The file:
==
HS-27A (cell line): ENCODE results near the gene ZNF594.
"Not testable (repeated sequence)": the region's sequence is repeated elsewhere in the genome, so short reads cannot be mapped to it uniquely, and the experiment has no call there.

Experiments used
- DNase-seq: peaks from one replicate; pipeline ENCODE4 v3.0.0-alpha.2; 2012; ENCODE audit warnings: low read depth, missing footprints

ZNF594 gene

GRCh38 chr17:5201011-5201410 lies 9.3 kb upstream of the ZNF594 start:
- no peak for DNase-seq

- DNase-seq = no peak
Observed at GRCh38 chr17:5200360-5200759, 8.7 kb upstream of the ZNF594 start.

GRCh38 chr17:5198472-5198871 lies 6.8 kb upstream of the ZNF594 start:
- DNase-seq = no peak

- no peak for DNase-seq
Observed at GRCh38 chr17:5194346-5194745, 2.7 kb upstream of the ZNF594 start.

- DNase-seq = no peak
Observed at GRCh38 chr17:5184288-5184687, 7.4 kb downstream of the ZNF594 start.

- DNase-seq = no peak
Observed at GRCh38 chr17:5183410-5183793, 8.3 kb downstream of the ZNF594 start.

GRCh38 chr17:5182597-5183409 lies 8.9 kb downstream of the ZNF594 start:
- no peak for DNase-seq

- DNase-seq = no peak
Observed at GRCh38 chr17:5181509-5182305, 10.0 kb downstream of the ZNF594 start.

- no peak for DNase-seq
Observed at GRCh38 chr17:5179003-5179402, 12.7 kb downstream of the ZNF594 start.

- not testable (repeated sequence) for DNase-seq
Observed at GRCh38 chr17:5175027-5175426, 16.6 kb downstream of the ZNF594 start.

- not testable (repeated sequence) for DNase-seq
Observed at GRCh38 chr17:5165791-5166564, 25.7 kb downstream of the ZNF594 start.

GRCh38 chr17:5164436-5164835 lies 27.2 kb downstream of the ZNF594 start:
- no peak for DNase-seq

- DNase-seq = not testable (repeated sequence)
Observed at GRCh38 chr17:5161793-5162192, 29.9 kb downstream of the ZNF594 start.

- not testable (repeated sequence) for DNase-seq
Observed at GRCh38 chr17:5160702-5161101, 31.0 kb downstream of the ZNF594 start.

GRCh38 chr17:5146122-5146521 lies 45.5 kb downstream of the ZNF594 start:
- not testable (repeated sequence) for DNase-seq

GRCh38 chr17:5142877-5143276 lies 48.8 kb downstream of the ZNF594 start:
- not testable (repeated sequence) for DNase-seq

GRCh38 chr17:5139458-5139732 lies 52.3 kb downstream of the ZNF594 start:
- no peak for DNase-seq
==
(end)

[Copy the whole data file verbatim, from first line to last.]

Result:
HS-27A (cell line): ENCODE results near the gene ZNF594.
"Not testable (repeated sequence)": the region's sequence is repeated elsewhere in the genome, so short reads cannot be mapped to it uniquely, and the experiment has no call there.

Experiments used
- DNase-seq: peaks from one replicate; pipeline ENCODE4 v3.0.0-alpha.2; 2012; ENCODE audit warnings: low read depth, missing footprints

ZNF594 gene

GRCh38 chr17:5201011-5201410 lies 9.3 kb upstream of the ZNF594 start:
- no peak for DNase-seq

- DNase-seq = no peak
Observed at GRCh38 chr17:5200360-5200759, 8.7 kb upstream of the ZNF594 start.

GRCh38 chr17:5198472-5198871 lies 6.8 kb upstream of the ZNF594 start:
- DNase-seq = no peak

- no peak for DNase-seq
Observed at GRCh38 chr17:5194346-5194745, 2.7 kb upstream of the ZNF594 start.

- DNase-seq = no peak
Observed at GRCh38 chr17:5184288-5184687, 7.4 kb downstream of the ZNF594 start.

- DNase-seq = no peak
Observed at GRCh38 chr17:5183410-5183793, 8.3 kb downstream of the ZNF594 start.

GRCh38 chr17:5182597-5183409 lies 8.9 kb downstream of the ZNF594 start:
- no peak for DNase-seq

- DNase-seq = no peak
Observed at GRCh38 chr17:5181509-5182305, 10.0 kb downstream of the ZNF594 start.

- no peak for DNase-seq
Observed at GRCh38 chr17:5179003-5179402, 12.7 kb downstream of the ZNF594 start.

- not testable (repeated sequence) for DNase-seq
Observed at GRCh38 chr17:5175027-5175426, 16.6 kb downstream of the ZNF594 start.

- not testable (repeated sequence) for DNase-seq
Observed at GRCh38 chr17:5165791-5166564, 25.7 kb downstream of the ZNF594 start.

GRCh38 chr17:5164436-5164835 lies 27.2 kb downstream of the ZNF594 start:
- no peak for DNase-seq

- DNase-seq = not testable (repeated sequence)
Observed at GRCh38 chr17:5161793-5162192, 29.9 kb downstream of the ZNF594 start.

- not testable (repeated sequence) for DNase-seq
Observed at GRCh38 chr17:5160702-5161101, 31.0 kb downstream of the ZNF594 start.

GRCh38 chr17:5146122-5146521 lies 45.5 kb downstream of the ZNF594 start:
- not testable (repeated sequence) for DNase-seq

GRCh38 chr17:5142877-5143276 lies 48.8 kb downstream of the ZNF594 start:
- not testable (repeated sequence) for DNase-seq

GRCh38 chr17:5139458-5139732 lies 52.3 kb downstream of the ZNF594 start:
- no peak for DNase-seq